• Rachel Warrington

Where We Begin: A World in Peril Requires a Lifestyle of Healing

Updated: Jul 19, 2019


It is so hard to look around and not be dismayed at the state we are in as humans and the state of our home, this one planet. Because it is hard, we tend not to allow ourselves to drop into the heartbreak. We react by refusing to slow down and be where we are, feeling the feelings that we are feeling. We go quickly though our days and try to blind ourselves with distractions: coffee, food, drugs, internet, dieting, exercise, etc. All of these distractions take energy from the Earth to create, and time and energy from us. These things - time, energy, the forests, water, animals - that we consider “resources” are actually life and the life of the planet that we live on. Thus demands on our time and energy are demands on our life-force.

We humans are daily creating our own heartbreak through projects of epic destruction like the tar sands, and through the dysfunctional ways that we treat other humans and living beings on this earth. It’s heartbreak that we can’t process daily. It’s too much. Most people I meet feel utterly overwhelmed by even if they are unable to articulate it. Every time they go on Facebook or read the news, there’s another huge piece of bad news that they can’t immediately do anything about. Most people I know feel scared.

As all of this builds and builds, we will use more stuff to distract ourselves from this heartbreak that we carry: the internet, gadgets, games, exercise, substances like tobacco and marijuana, alcohol and coffee and energy drinks, making money, the quest for “just the perfect couch” for our newly decorate living room in the apartment we can barely afford. As it becomes harder for us to process and put down, the more we carry.

Another way to describe this is “unresolved trauma”. It’s a vicious circle, since we will need more resources and support to deal with it.

The world has us moving fast, getting it done quickly, connected quickly, replying quickly, fixing it quickly, building it quickly. I think we are taught this way of being by the capitalist, patriarchal system that we live inside of. I am speaking here as a descendant of the colonisers of this land, as a cis-, straight woman: I recognise that I have it easier within this system than many. We are trapped by the praise for being quick-thinking and strong, for making money and partying on Saturday night. We are trapped by the lie that we can have it all - the status car, the sexy career, the beautiful partner, the house, limitless wealth... - if only we make ourselves worthy.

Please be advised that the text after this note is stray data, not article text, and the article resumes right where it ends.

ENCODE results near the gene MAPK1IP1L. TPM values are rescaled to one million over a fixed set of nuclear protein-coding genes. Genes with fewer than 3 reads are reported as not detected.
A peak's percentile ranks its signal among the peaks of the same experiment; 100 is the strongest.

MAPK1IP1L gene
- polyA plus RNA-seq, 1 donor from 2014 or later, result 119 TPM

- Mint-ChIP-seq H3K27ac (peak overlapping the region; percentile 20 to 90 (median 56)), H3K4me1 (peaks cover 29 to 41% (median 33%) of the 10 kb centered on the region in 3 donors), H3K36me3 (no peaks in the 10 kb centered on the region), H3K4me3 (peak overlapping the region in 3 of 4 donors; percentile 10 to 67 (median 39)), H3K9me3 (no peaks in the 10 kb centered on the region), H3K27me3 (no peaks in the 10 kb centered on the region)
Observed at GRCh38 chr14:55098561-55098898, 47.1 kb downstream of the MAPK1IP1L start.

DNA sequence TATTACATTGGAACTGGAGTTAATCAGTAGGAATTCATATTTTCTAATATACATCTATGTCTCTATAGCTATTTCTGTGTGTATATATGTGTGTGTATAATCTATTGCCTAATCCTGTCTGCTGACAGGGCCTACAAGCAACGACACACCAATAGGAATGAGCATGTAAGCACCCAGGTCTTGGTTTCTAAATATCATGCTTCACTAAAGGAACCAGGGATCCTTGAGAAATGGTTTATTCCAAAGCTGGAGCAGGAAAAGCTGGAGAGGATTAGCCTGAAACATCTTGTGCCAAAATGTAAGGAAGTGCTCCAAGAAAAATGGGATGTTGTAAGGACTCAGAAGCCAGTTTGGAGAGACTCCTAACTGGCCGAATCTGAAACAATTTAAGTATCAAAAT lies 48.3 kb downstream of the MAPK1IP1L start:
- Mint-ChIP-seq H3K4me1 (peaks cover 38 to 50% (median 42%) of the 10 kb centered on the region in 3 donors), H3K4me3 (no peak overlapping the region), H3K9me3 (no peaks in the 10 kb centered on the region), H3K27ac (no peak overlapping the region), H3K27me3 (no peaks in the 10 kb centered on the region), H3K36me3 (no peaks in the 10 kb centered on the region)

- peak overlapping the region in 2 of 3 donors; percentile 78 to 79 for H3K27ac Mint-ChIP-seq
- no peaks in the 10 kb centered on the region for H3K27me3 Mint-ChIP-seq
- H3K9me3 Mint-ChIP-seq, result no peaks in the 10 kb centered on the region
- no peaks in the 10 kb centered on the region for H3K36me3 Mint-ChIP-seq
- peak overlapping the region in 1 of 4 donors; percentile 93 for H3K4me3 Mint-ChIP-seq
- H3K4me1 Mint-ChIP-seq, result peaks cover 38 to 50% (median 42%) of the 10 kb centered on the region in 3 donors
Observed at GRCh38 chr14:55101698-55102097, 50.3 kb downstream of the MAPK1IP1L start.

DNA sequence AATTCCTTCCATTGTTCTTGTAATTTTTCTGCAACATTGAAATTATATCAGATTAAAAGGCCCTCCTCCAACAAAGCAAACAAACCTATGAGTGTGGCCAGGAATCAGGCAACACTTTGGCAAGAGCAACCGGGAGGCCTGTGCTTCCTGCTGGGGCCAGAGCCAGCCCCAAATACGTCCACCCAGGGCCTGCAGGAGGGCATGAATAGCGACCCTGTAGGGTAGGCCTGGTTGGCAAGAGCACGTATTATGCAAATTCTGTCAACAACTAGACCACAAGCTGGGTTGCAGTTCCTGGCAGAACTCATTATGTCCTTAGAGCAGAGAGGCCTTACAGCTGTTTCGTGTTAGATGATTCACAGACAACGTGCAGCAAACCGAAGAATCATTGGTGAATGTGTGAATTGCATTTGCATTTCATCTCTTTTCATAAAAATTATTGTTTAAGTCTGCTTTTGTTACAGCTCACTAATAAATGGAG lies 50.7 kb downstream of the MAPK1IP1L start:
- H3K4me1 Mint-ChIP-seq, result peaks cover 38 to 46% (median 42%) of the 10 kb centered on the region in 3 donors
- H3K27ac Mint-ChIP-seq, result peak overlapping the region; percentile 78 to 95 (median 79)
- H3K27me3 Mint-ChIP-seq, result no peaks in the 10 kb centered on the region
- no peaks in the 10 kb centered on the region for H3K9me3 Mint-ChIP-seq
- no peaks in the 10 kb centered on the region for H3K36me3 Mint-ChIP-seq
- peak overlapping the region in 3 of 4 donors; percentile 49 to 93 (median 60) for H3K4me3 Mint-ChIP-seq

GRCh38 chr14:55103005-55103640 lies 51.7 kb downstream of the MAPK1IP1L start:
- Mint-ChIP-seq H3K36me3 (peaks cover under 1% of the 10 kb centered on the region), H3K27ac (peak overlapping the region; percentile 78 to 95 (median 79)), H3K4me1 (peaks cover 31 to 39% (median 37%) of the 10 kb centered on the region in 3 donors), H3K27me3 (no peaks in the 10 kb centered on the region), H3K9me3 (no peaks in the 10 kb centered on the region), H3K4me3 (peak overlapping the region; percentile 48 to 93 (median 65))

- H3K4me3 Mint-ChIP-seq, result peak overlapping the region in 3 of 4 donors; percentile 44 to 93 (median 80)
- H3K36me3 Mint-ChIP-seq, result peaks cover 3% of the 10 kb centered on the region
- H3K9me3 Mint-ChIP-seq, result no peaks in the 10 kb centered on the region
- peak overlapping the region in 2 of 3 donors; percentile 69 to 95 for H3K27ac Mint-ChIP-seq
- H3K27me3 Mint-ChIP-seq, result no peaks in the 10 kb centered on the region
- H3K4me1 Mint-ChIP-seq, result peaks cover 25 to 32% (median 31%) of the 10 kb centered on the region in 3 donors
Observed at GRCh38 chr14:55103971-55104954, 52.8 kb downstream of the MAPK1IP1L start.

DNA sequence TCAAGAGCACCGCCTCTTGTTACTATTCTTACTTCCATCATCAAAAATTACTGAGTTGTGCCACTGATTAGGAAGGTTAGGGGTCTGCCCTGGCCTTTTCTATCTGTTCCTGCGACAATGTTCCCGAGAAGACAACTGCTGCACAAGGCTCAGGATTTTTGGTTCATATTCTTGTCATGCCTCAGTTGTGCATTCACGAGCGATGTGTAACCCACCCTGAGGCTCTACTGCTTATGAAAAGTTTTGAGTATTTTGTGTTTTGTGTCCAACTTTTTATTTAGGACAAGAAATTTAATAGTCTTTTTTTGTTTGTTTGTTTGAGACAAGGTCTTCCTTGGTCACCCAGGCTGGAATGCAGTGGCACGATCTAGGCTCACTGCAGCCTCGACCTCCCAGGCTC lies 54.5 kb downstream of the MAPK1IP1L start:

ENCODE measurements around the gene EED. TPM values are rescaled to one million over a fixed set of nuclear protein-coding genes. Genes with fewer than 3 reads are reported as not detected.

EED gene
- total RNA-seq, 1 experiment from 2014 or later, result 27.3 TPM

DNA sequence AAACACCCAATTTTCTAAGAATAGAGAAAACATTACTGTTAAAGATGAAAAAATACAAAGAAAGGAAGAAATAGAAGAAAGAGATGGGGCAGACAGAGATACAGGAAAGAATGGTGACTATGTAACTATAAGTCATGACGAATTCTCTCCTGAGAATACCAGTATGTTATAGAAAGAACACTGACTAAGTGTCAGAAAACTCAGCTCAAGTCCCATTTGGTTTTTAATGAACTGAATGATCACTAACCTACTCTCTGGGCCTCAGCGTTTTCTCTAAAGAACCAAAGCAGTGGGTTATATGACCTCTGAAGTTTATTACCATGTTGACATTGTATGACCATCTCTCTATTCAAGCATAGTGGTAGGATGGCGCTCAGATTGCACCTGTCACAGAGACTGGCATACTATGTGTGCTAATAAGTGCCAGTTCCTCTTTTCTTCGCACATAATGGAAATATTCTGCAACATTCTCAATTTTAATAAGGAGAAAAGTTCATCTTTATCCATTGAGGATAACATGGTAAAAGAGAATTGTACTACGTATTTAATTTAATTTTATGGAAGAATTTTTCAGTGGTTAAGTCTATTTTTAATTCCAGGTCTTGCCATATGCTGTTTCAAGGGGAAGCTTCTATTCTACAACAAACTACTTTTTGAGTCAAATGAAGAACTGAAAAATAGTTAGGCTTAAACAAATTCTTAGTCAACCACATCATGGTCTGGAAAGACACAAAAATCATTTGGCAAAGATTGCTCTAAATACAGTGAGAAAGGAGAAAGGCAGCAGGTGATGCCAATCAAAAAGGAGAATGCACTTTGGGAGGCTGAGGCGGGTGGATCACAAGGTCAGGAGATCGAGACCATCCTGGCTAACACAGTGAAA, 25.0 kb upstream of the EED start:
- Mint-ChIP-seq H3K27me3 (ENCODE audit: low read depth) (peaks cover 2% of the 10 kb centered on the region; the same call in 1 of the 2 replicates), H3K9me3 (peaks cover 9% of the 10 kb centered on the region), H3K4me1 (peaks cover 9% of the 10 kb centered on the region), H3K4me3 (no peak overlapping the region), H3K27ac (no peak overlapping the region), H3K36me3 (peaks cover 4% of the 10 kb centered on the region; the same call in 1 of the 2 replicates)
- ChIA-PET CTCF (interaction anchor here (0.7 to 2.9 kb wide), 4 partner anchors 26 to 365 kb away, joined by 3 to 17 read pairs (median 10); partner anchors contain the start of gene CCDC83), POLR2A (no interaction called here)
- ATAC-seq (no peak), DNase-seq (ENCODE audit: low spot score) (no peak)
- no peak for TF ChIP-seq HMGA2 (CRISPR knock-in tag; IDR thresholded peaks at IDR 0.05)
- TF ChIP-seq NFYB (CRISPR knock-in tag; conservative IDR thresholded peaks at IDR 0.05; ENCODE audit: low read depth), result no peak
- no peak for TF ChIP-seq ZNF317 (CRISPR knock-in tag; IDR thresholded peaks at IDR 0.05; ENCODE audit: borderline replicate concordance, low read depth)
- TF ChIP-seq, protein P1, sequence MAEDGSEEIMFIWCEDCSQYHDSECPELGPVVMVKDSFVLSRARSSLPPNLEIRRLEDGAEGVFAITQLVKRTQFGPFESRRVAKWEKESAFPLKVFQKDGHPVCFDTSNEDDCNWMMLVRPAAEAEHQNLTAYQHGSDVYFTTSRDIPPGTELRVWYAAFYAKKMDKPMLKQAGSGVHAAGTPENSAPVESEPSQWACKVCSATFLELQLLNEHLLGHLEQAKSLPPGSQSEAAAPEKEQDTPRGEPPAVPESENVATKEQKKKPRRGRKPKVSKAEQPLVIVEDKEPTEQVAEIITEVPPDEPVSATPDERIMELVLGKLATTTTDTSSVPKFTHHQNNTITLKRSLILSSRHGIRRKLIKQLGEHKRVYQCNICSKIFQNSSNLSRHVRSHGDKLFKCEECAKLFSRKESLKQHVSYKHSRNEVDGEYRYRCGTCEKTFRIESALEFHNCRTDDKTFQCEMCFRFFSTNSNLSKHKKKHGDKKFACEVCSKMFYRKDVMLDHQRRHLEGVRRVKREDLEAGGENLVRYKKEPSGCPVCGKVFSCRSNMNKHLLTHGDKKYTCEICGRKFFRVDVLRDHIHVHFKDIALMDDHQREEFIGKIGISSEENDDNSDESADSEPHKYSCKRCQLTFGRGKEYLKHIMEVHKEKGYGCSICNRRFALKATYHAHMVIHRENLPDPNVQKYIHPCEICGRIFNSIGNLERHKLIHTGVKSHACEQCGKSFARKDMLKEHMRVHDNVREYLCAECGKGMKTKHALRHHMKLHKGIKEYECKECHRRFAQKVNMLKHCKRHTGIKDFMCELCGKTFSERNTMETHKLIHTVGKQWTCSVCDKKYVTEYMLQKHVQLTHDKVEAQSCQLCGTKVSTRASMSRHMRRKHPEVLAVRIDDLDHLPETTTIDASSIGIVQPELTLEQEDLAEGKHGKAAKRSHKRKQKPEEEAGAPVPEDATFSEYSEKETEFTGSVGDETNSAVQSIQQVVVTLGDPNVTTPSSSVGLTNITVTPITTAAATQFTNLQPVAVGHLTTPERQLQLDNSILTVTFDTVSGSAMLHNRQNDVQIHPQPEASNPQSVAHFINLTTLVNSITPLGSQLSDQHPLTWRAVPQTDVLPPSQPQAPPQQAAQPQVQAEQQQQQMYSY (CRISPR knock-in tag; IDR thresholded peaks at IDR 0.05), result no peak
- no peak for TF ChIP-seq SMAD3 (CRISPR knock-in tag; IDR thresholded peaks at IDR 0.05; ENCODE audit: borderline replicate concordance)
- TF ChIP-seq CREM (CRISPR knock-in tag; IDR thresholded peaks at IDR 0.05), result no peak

Of course there are counter-currents to this madness that are becoming mainstream themselves - yoga culture, retreats, self-care movements - but there are aspects to these movements that adhere to the system. Are you going to be a yoga instructor? Then you’ll feel the pressure of opening a studio and hustling for clients. Are you a healer? Same thing. There is little support for building and honing skills that care for people that are not monetized in some way. I think it’s hard for us to slow down when the money pressure is on. We are trapped by the myth of time=money.

A hurricane builds by being fed warm, moist air. It gathers and gathers and gathers force, drawing it to itself and doesn’t release it. This is how we are when we keep spinning through our days, just barely making it from morning to bedtime, waking up tired with no time or energy to acknowledge our pains and heartaches, let alone process them. When the hurricane hits dry land, it spends some of its force and eventually blows itself out. Sometimes we too hit a place where we can release some of the pressure. But if we only release a tiny bit and keep feeding our lives with the same kind of force that formed that hurricane in the first place, we will have to spin out again and again. Better to find the source and change how we are running our lives so we can stop spinning out.

Thus there is much to be said for going slower - slower with people’s feelings, with one’s own feelings, slower with food - how we grow it, how we prepare it and how we eat it, slower with and upon the Earth, slower with our opinions and the formation of our judgments, and most importantly: slower with our own healing…

As I see it, healing is more of a lifestyle choice than a one-off, done-quickly process. Am I going to stay in the flow of my own life, building strong and loving relationships and taking pleasure in my day-to-day life for the (really very) finite amount of time that I am on this Earth in this particular body? Or do I want to just fix whatever is ailing me to enough of a degree that it is bearable and then I can get on with my usual self-distraction/destruction/avoidance (to whatever degree that I do this) as a full-time occupation? Do I just let off enough steam that I can slow my hurricane down?

Our Earth suffers hugely when we are collectively in full-on distraction/avoidance mode - we lean very heavily on the plastic and the disposable for our quick fixes. We eat food that satisfies our mouth cravings but doesn’t necessarily support our bodies or the planet. We take holidays by plane that are meant to revive us so that we can go back into the fray of our lives. We order over-packaged things from Amazon (who underpay their employees) that are supposed to make us feel better, but ultimately don’t since they can’t fill up the hole inside us.

This is the global and cultural background the informs all of our healing work. We live in a culture that traumatizes us and keeps us too busy to slow down and deal with that trauma. And so it gets rolled down the generational mountain growing like a snowball.

#healing #pain #trauma

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